In summary, the methods employed will be:
26 April-31 May: Reading and browsing the Web, picking a few newsgroups to follow, picking a virtual world. Making questions and choosing individuals to ask.
1 June-30 June: Submitting questionnaires. Analysing answers. Writing based on the literature.
1 July-4 August: Writing based on empirical work and literature.
5 August-12 August: Break (visit to Norway).
13 August-27 August: Connecting empirical data to theory. Beginning to write conclusion.
28 August-4 September: Writing conclusion & finishing other chapters (final text version).
5 September-29 September: Making final adjustments.
30 September: Producing three copies of the thesis ready to be handed in.
4 October: Handing in
Anderson, B. (1983). Imagined communities: Reflections on the origin and spread of nationalism. London: Verso.
Bijker, W. E. (1995). Sociohistorical Technology Studies. In Jasanoff S., Markle, G. E., Petersen, J. C. & Pinch, T. (Eds.), Handbook of science and technology studies. Thousand Oaks, CA: Sage.
Bowden, G. (1995). Coming of Age in STS: Some Methodological Musings. In Jasanoff S., Markle, G. E., Petersen, J. C. & Pinch, T. (Eds.), Handbook of science and technology studies. Thousand Oaks, CA: Sage.
Fernback, J. & Thompson, B. (1995): Virtual Communities: Abort, Retry, Failure?. Available:www.rheingold.com/texts/techpolitix/VCcivil.html. (This is an abridged version of Computer-Mediated Communication and the American Collectivity: The Dimensions of Community Within Cyberspace, paper presented at the annual convention of the International Communication Association, Albuquerque, New Mexico, May 1995.)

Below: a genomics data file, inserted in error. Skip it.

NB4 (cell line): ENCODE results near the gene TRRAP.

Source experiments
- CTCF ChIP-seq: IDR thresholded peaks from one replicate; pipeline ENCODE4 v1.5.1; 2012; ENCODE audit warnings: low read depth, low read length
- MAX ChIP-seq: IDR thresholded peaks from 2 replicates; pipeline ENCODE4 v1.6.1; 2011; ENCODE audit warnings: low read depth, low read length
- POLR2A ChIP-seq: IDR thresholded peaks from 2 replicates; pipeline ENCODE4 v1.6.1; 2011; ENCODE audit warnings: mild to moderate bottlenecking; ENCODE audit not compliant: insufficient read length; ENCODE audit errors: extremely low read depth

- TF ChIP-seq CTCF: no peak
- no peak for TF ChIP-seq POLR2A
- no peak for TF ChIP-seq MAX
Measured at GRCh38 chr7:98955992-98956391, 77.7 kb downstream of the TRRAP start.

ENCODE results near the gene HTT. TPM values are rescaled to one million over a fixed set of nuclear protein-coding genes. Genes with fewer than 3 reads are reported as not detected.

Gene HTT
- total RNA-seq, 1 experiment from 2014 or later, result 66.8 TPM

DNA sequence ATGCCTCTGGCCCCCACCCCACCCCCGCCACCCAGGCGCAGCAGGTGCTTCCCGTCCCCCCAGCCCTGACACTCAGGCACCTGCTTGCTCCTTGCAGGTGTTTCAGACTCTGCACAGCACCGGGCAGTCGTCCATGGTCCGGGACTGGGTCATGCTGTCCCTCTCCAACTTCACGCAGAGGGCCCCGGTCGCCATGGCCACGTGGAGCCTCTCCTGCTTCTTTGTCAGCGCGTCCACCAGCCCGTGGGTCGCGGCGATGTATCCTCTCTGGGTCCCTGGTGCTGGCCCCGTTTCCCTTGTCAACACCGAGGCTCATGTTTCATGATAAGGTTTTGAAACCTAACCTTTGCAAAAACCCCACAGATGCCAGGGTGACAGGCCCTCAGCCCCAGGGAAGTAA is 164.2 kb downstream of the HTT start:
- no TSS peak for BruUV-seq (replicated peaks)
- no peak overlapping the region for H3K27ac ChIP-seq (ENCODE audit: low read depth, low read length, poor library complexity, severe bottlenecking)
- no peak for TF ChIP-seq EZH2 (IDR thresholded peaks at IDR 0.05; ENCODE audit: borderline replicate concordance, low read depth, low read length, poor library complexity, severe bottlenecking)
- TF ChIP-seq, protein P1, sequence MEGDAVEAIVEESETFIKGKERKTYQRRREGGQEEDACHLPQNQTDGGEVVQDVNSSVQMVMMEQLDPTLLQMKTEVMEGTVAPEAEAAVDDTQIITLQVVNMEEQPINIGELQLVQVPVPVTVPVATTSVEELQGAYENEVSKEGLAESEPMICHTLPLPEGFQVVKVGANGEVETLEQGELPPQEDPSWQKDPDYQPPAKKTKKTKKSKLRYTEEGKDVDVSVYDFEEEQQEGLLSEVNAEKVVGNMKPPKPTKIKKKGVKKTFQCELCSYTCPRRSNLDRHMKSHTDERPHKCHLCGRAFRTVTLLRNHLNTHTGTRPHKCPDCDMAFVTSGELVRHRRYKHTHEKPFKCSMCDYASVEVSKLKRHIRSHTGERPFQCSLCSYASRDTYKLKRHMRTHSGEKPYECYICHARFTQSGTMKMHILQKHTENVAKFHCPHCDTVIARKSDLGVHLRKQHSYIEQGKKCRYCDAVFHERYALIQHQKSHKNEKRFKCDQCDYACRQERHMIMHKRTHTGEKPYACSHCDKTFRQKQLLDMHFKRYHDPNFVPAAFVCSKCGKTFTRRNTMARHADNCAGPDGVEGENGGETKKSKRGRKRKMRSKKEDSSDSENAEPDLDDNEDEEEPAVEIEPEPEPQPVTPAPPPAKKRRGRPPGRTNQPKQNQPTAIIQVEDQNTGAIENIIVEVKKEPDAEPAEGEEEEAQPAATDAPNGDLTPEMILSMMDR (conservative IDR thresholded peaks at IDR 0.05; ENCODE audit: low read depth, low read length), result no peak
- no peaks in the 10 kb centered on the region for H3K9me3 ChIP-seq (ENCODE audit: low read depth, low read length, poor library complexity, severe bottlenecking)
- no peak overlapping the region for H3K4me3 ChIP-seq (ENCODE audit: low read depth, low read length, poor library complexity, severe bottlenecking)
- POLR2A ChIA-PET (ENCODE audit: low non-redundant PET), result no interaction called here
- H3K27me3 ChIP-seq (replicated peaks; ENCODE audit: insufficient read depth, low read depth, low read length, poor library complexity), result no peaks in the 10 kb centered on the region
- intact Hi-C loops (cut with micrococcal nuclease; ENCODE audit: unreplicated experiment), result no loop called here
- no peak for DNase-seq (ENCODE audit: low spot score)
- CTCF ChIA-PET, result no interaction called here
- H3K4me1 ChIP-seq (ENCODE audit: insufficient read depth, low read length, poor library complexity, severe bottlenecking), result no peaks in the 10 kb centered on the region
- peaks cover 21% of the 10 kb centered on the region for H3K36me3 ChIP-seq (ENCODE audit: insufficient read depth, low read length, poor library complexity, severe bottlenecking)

Jones, S. G. (Ed.) (1997): Virtual culture: Identity and Communication in Cybersociety. London: Sage.
Jones, S. G. (Ed.) (1998a): Doing Internet research: Critical issues and methods for examining the Net. Thousand Oaks, CA: Sage.
Jones, S. G. (Ed.) (1998b): Cybersociety 2.0: Revisiting computer-mediated communication and community. Sage.
Latour, B. (1999). Thought Experiments in Social Science: from the Social Contract to Virtual Society. 1st Virtual Society? annual public lecture, 1 April 1998, Brunel University. Available:www.brunel.ac.uk/research/virtsoc/events/latour2.htm.
Marx, K (18xx): Capital, vol 1 [The chapter about Commodity Fetishism].
Rheingold, H. (1993): The virtual community - homesteading on the electronic frontier. New York: Addison-Wesley. Available:www.rheingold.com/vc/book.
Schwartz, E. I. (1997): Webonomics - nine essential principles for growing your business on the world wide web. Penguin Books.
Shields, R. (ed.) (1996): Cultures of Internet: Virtual spaces, real histories, living bodies. Sage.
Steuer, J. (1998): Tools for Building a Web Community, Web Techniques Magazine, January 1998, Volume 3, Issue 1. Available:www.webtechniques.com/features/1998/01/steuer/steuer.shtml
Tanenbaum, A. S. (1996): Computer Networks. 3rd ed. Prentice-Hall. [About the OSI Reference Model]
Preliminary structure for final thesis
Review of existing theory
Critique of existing theory
Analysis of electronic communities using chosen framework